Walking Your Cat On a Leash – It Can Be Done!
18 May, 2015
While most of our felines today are indoor cats, the majority of our kitties would like to get a glimpse of the outside world. And, if your kitty is new to the outdoors, we cat owners would never just let them out to explore as we would be afraid of the repercussions. Therefore, wouldn’t it be great to take your cat out walking on a leash where you can supervise? While this seems like a nearly impossible task, with time, patience and practice, you can have your cat walking on a leash outdoors with you!
Make sure to purchase a harness and leash designed for cats
There are harnesses designed for cats with a leash attachment toward the middle on these harnesses rather than at the neck, which is much safer and less stressful for your kitty. If your cat runs up a tree or gets caught somewhere, a standard collar could strangle him, and a breakaway collar will detach. And cats are extremely flexible and able to fit through tiny, awkward spaces. It isn’t uncommon for cats to find a way out of their collars. You don’t want this worry while you’re outdoors with your cat.
Start slowly and do your training when your cat is hungry and not sleepy
Make sure to do your training sessions when your cat is hungry. Make sure to break treats into very small pieces as your kitty’s cooperation will decrease in direct proportion to how quickly her tummy gets full. Cats don’t have a desire to please their owners like dogs do, so food treats are their primary incentive. Try limiting treat-giving to training sessions so you don’t overfeed your cat.
Start slow and take baby steps. As anyone knows who has tried to train their cat, most will do what they want, when they want, for however long they want. But kitties do actually respond to food treats, verbal praise and praise in the form of love, rubs and kisses.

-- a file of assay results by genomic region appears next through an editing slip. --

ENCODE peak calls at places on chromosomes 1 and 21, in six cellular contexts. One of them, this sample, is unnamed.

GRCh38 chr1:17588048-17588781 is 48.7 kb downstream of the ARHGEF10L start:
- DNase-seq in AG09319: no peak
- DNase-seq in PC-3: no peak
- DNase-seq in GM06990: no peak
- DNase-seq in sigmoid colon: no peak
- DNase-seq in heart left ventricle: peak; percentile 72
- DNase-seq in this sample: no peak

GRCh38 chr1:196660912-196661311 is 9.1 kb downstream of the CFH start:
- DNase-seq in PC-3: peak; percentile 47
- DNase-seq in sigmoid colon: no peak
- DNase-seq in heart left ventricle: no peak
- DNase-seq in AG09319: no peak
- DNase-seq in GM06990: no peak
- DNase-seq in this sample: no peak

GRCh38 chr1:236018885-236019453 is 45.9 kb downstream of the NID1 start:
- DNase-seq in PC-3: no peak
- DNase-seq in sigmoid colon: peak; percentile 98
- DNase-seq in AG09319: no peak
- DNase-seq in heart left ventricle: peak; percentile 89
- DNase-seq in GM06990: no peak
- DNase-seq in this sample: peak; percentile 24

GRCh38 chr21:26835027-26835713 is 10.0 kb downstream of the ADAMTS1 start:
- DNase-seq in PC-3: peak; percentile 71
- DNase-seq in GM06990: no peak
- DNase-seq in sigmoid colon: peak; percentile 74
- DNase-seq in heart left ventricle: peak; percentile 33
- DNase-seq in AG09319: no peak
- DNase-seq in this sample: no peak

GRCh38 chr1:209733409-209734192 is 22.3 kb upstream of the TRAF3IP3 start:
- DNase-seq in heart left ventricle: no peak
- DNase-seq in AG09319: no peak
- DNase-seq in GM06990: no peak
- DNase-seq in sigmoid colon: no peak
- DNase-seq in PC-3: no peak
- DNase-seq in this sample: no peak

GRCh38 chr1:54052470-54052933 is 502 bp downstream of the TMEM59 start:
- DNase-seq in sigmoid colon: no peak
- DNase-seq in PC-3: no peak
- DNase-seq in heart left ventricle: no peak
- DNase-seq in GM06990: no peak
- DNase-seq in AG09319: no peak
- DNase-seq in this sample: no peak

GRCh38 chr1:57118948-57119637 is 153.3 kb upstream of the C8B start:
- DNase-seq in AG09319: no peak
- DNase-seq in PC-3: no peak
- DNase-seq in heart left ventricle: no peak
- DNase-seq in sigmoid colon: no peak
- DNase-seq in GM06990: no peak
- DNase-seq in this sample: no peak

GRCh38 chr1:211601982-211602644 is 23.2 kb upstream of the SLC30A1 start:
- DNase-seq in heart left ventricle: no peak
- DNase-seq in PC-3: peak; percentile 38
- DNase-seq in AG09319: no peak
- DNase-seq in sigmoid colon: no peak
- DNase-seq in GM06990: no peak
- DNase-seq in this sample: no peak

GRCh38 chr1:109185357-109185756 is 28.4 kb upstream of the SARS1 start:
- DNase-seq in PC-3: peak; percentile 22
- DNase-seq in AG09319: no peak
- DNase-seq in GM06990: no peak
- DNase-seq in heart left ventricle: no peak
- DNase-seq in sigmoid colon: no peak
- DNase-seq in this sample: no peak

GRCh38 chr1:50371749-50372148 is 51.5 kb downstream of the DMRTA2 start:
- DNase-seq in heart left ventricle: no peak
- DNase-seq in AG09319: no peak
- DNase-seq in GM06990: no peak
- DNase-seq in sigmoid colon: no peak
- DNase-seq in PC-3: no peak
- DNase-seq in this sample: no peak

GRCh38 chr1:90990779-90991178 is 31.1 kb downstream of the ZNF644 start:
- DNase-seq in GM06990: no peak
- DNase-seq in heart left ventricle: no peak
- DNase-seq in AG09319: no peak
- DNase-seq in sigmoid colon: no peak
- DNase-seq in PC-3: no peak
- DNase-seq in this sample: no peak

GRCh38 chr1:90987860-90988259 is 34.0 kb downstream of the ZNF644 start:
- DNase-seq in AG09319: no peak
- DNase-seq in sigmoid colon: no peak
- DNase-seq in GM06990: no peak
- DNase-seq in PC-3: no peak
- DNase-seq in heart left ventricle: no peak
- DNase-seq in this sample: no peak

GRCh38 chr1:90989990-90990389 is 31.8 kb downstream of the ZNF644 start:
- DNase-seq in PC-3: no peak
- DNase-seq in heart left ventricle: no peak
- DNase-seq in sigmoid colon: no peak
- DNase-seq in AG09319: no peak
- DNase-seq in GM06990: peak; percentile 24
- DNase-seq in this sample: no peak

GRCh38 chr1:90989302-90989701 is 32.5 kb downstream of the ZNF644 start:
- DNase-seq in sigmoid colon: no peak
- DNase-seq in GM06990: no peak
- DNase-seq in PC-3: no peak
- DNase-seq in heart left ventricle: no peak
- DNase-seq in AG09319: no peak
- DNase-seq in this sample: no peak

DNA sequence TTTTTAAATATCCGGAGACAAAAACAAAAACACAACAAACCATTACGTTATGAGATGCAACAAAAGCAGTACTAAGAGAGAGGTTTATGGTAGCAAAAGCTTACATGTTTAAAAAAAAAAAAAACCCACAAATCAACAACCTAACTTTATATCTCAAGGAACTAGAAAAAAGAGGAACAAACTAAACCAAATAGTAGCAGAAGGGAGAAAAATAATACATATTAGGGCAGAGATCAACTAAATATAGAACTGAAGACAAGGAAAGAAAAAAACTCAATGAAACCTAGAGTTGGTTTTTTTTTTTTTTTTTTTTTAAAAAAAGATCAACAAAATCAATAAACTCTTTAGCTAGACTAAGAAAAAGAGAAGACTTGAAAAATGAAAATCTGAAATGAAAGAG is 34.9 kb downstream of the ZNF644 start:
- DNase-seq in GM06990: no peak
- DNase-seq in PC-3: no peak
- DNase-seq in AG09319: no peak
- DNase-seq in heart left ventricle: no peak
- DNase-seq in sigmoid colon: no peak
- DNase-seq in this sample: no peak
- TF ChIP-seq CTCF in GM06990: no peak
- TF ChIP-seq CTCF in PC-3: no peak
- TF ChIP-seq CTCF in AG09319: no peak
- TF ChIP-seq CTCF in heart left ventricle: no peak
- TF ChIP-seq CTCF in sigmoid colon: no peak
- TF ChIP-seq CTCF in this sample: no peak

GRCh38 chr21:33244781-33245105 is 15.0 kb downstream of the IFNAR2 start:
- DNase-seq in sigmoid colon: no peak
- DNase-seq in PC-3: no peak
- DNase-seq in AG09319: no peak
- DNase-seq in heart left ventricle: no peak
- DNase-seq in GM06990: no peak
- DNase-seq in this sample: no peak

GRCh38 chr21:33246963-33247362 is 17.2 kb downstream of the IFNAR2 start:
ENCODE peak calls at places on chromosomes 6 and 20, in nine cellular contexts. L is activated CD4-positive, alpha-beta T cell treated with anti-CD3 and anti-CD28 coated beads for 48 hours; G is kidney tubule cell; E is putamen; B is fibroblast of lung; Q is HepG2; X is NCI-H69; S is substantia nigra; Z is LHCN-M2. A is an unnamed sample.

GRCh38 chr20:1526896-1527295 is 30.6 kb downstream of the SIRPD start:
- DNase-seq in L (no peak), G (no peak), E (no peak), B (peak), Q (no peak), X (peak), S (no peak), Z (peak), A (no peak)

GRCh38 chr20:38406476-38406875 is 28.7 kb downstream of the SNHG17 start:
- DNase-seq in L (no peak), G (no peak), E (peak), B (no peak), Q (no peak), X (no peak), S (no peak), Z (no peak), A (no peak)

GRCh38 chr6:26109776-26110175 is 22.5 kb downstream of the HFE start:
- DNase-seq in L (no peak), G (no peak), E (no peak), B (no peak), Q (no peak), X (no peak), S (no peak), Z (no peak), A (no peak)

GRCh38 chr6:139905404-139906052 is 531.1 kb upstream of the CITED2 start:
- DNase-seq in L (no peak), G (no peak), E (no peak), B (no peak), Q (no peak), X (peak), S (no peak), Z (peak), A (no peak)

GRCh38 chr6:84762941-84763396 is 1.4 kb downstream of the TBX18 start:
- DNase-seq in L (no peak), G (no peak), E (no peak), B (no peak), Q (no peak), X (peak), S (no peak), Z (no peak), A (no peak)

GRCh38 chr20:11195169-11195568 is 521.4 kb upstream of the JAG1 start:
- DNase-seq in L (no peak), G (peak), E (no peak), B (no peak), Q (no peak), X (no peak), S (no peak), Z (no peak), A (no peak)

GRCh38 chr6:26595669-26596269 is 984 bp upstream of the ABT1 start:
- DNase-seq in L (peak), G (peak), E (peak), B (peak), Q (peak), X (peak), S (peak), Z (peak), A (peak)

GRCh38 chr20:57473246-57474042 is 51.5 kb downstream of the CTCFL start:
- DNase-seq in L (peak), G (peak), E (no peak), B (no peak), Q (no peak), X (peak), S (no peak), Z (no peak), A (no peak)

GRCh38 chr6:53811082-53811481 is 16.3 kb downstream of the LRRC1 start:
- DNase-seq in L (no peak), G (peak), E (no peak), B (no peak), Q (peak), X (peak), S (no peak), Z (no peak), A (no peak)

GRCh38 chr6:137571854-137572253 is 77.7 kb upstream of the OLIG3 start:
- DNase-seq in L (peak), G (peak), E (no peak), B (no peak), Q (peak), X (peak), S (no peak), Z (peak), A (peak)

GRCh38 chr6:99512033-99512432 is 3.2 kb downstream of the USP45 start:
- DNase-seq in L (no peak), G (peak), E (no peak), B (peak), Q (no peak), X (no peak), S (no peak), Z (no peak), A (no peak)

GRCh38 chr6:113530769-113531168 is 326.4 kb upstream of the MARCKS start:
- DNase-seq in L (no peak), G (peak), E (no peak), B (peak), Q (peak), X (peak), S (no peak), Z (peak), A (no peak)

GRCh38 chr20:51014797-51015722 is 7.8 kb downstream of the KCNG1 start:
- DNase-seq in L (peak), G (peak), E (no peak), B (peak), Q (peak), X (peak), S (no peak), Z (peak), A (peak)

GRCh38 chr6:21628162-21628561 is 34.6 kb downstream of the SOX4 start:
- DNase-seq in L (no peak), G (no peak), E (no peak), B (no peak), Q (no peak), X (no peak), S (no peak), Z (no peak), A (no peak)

Practice indoors and let your cat get used to the feeling of a harness
You need to get your cat used to wearing the harness and leash before going outside. Put the harness on your cat, making sure it’s snug but not too tight. The second you’ve got the harness on, before you let go of her, give your kitty a treat. If she takes a step in the harness, give her a treat, praise her and pat her on the head. Repeat the treating and praising if she continues to move about in her harness.
If your cat seems frozen in place or completely hates it and runs to hide, remove the harness and give a treat as a peace offering. Try leaving the harness near your cat’s food bowl at mealtime and near her favorite napping spot for a few days to get her used to seeing it in places she associates with good things.
Or try holding the harness and a few treats and when/if kitty sniffs the harness, give her a treat. Next hold the harness against her body and offer a treat. As she sniffs the treat, slowly pull the harness away and let her eat the treat. Giving treats immediately is crucial because you want your cat to connect a desired action with getting a treat.
Keep praising your kitty as she gets used to the harness
As your cat learns to tolerate the harness and leash for longer periods, give her a constant stream of verbal praise, head pats and food treats while she’s wearing it. When she’s done with a training session, meaning she’s dropped to the ground, her tail is switching, remove the harness immediately. You want to end the session with your cat feeling confident and in control.
Next step outside with the harness
Once your cat is walking around in his harness and leash in a normal manner, you can step outside the door. Depending on your kitty’s tolerance, you might spend the next few weeks getting down the front walk or onto the grass. Or, if your kitty likes it out there, you could be walking in a week or so. If your neighborhood has lots of traffic noise, dogs, or other distractions that your cat views as threatening, try taking her to a quieter area where she’s less exposed to frightening sights and sounds.
Now try to take your cat out for a little longer walk
Try to take your cat a little farther on each outing. When your kitty’s eagerly exploring a new area with his tail up, take another baby step. However, make sure that your cat doesn’t pick up anything in her mouth or lick anything. And no tree climbing for leashed cats. It’s too dangerous on many levels.
Don’t tie your cat’s leash to something and leave her outside, EVER. If something spooks your cat, she could get tangled in the leash. If she’s threatened by another animal or even a person, she can’t get away. Your kitty should never be outside unattended for any reason. See how your kitty adjusts and you will know how long you can stay outdoors walking.
Remember that there could be setbacks when walking your cat outdoors
One day, your cat might be fine walking out on a leash and the next day, he or she won’t budge. Just go back to the last place when your cat was comfortable and move forward with baby steps. And unless your kitty is in harm’s way, resist the urge to pick up your cat if something spooks him. It’s better for your cat’s confidence if you can leave him on the ground at his own pace.
With time, effort, practice and a lot of patience, you can get your cat walking on a leash.